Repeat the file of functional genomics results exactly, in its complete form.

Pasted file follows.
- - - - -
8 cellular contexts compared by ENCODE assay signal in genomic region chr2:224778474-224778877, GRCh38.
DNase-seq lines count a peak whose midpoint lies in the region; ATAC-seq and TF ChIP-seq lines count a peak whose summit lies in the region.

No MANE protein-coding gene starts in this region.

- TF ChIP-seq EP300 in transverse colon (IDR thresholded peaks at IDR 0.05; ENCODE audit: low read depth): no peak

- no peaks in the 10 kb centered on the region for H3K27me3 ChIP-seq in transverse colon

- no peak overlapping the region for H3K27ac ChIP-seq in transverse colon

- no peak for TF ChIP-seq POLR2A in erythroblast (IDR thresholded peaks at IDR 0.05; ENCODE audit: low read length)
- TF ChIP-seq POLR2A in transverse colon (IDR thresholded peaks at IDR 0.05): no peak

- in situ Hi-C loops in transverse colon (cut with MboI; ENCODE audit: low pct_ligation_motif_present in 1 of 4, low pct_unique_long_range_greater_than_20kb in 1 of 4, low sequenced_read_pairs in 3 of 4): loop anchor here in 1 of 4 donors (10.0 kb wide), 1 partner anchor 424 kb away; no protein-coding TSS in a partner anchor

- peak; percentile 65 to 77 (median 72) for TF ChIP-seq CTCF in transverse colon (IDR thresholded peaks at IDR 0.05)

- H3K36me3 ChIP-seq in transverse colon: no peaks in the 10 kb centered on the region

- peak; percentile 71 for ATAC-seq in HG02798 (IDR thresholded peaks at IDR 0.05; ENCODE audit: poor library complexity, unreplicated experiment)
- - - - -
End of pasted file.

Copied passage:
8 cellular contexts compared by ENCODE assay signal in genomic region chr2:224778474-224778877, GRCh38.
DNase-seq lines count a peak whose midpoint lies in the region; ATAC-seq and TF ChIP-seq lines count a peak whose summit lies in the region.

No MANE protein-coding gene starts in this region.

- TF ChIP-seq EP300 in transverse colon (IDR thresholded peaks at IDR 0.05; ENCODE audit: low read depth): no peak

- no peaks in the 10 kb centered on the region for H3K27me3 ChIP-seq in transverse colon

- no peak overlapping the region for H3K27ac ChIP-seq in transverse colon

- no peak for TF ChIP-seq POLR2A in erythroblast (IDR thresholded peaks at IDR 0.05; ENCODE audit: low read length)
- TF ChIP-seq POLR2A in transverse colon (IDR thresholded peaks at IDR 0.05): no peak

- in situ Hi-C loops in transverse colon (cut with MboI; ENCODE audit: low pct_ligation_motif_present in 1 of 4, low pct_unique_long_range_greater_than_20kb in 1 of 4, low sequenced_read_pairs in 3 of 4): loop anchor here in 1 of 4 donors (10.0 kb wide), 1 partner anchor 424 kb away; no protein-coding TSS in a partner anchor

- peak; percentile 65 to 77 (median 72) for TF ChIP-seq CTCF in transverse colon (IDR thresholded peaks at IDR 0.05)

- H3K36me3 ChIP-seq in transverse colon: no peaks in the 10 kb centered on the region

- peak; percentile 71 for ATAC-seq in HG02798 (IDR thresholded peaks at IDR 0.05; ENCODE audit: poor library complexity, unreplicated experiment)